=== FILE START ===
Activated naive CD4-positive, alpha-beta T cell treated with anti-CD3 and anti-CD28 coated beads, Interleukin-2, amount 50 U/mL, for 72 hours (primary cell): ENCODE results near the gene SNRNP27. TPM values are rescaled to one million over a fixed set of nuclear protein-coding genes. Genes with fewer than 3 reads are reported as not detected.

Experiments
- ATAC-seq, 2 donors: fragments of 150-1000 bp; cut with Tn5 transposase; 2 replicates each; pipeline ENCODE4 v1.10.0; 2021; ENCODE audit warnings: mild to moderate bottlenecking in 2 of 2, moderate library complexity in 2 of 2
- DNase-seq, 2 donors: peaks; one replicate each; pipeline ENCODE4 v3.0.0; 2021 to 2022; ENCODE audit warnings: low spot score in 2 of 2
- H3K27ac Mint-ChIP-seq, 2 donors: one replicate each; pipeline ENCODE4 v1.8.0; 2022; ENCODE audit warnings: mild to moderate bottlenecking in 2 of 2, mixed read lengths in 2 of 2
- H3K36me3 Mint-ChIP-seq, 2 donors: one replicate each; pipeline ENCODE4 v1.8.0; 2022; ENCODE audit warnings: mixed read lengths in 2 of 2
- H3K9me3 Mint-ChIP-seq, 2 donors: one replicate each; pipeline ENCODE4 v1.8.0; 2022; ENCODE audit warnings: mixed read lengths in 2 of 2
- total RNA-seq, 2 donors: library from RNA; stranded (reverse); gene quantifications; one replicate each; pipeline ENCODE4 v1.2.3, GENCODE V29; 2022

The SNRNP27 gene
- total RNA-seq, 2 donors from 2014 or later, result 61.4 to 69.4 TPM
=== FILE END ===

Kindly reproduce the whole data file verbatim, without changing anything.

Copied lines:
Activated naive CD4-positive, alpha-beta T cell treated with anti-CD3 and anti-CD28 coated beads, Interleukin-2, amount 50 U/mL, for 72 hours (primary cell): ENCODE results near the gene SNRNP27. TPM values are rescaled to one million over a fixed set of nuclear protein-coding genes. Genes with fewer than 3 reads are reported as not detected.

Experiments
- ATAC-seq, 2 donors: fragments of 150-1000 bp; cut with Tn5 transposase; 2 replicates each; pipeline ENCODE4 v1.10.0; 2021; ENCODE audit warnings: mild to moderate bottlenecking in 2 of 2, moderate library complexity in 2 of 2
- DNase-seq, 2 donors: peaks; one replicate each; pipeline ENCODE4 v3.0.0; 2021 to 2022; ENCODE audit warnings: low spot score in 2 of 2
- H3K27ac Mint-ChIP-seq, 2 donors: one replicate each; pipeline ENCODE4 v1.8.0; 2022; ENCODE audit warnings: mild to moderate bottlenecking in 2 of 2, mixed read lengths in 2 of 2
- H3K36me3 Mint-ChIP-seq, 2 donors: one replicate each; pipeline ENCODE4 v1.8.0; 2022; ENCODE audit warnings: mixed read lengths in 2 of 2
- H3K9me3 Mint-ChIP-seq, 2 donors: one replicate each; pipeline ENCODE4 v1.8.0; 2022; ENCODE audit warnings: mixed read lengths in 2 of 2
- total RNA-seq, 2 donors: library from RNA; stranded (reverse); gene quantifications; one replicate each; pipeline ENCODE4 v1.2.3, GENCODE V29; 2022

The SNRNP27 gene
- total RNA-seq, 2 donors from 2014 or later, result 61.4 to 69.4 TPM